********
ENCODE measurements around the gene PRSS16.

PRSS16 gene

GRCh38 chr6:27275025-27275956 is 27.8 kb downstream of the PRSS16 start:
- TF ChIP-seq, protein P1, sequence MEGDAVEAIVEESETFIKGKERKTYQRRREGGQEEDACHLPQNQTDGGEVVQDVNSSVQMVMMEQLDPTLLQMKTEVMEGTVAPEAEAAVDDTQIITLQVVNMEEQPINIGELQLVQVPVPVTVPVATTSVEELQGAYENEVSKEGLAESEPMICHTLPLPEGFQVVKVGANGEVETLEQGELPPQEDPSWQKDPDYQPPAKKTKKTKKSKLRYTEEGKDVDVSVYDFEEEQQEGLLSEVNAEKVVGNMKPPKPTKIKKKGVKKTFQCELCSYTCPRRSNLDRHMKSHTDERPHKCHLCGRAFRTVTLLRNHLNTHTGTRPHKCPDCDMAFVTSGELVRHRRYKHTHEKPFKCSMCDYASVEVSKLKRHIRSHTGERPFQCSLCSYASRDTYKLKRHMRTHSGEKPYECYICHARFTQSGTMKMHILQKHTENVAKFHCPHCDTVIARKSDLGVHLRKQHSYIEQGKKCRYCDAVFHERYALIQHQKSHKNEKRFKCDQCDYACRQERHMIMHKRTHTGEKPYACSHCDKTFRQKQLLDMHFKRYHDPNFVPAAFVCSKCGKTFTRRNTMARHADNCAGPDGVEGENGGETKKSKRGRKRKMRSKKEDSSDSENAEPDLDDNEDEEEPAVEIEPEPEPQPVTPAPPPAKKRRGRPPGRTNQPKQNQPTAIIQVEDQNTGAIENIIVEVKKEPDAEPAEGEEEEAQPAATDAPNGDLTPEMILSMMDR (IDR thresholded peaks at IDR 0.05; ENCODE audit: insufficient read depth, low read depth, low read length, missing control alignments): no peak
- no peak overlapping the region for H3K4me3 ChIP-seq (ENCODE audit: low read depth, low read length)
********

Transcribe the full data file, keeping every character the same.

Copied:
ENCODE measurements around the gene PRSS16.

PRSS16 gene

GRCh38 chr6:27275025-27275956 is 27.8 kb downstream of the PRSS16 start:
- TF ChIP-seq, protein P1, sequence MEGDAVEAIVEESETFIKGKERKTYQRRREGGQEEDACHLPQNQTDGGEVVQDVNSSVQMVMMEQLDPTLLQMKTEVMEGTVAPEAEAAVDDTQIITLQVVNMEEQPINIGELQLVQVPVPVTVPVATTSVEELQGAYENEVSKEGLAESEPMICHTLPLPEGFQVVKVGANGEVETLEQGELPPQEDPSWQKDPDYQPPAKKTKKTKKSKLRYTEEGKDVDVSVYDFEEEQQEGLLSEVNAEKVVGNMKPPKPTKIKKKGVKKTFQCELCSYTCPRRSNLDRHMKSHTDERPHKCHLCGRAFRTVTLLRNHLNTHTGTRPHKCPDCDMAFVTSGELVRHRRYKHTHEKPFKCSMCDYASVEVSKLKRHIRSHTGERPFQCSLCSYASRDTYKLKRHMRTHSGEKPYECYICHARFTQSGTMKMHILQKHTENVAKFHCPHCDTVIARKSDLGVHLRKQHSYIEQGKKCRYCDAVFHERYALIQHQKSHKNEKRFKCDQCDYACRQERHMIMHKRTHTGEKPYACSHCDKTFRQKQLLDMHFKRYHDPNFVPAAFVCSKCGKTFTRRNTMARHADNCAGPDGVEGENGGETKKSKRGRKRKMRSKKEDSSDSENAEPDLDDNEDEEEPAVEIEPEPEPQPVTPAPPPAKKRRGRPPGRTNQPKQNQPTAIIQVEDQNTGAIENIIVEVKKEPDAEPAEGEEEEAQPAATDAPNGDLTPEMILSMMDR (IDR thresholded peaks at IDR 0.05; ENCODE audit: insufficient read depth, low read depth, low read length, missing control alignments): no peak
- no peak overlapping the region for H3K4me3 ChIP-seq (ENCODE audit: low read depth, low read length)